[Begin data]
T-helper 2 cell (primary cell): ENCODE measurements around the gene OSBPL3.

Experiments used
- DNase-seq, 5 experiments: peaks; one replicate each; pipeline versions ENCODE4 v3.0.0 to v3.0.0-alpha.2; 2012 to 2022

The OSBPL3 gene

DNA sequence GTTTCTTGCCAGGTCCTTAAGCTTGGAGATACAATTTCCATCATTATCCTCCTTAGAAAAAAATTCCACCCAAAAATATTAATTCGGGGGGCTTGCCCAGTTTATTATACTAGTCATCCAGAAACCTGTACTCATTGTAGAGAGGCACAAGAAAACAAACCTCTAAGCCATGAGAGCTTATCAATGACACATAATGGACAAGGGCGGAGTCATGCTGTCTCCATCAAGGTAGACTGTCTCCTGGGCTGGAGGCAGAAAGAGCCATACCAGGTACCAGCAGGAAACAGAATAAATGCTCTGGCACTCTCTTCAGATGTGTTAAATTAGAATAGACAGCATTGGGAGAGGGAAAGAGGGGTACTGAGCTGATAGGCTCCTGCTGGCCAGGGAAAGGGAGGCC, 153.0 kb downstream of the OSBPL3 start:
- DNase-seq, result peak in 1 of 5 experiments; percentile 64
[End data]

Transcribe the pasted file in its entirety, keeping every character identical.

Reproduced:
T-helper 2 cell (primary cell): ENCODE measurements around the gene OSBPL3.

Experiments used
- DNase-seq, 5 experiments: peaks; one replicate each; pipeline versions ENCODE4 v3.0.0 to v3.0.0-alpha.2; 2012 to 2022

The OSBPL3 gene

DNA sequence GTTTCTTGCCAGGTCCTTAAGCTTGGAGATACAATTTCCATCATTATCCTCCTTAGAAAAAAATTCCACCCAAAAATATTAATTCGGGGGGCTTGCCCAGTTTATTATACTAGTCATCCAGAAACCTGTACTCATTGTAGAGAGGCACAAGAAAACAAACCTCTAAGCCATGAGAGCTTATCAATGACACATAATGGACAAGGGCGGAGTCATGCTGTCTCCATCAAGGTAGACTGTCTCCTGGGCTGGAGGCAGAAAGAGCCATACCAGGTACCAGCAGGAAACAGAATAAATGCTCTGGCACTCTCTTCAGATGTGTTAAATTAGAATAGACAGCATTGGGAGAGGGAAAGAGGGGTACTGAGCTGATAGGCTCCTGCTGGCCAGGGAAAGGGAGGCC, 153.0 kb downstream of the OSBPL3 start:
- DNase-seq, result peak in 1 of 5 experiments; percentile 64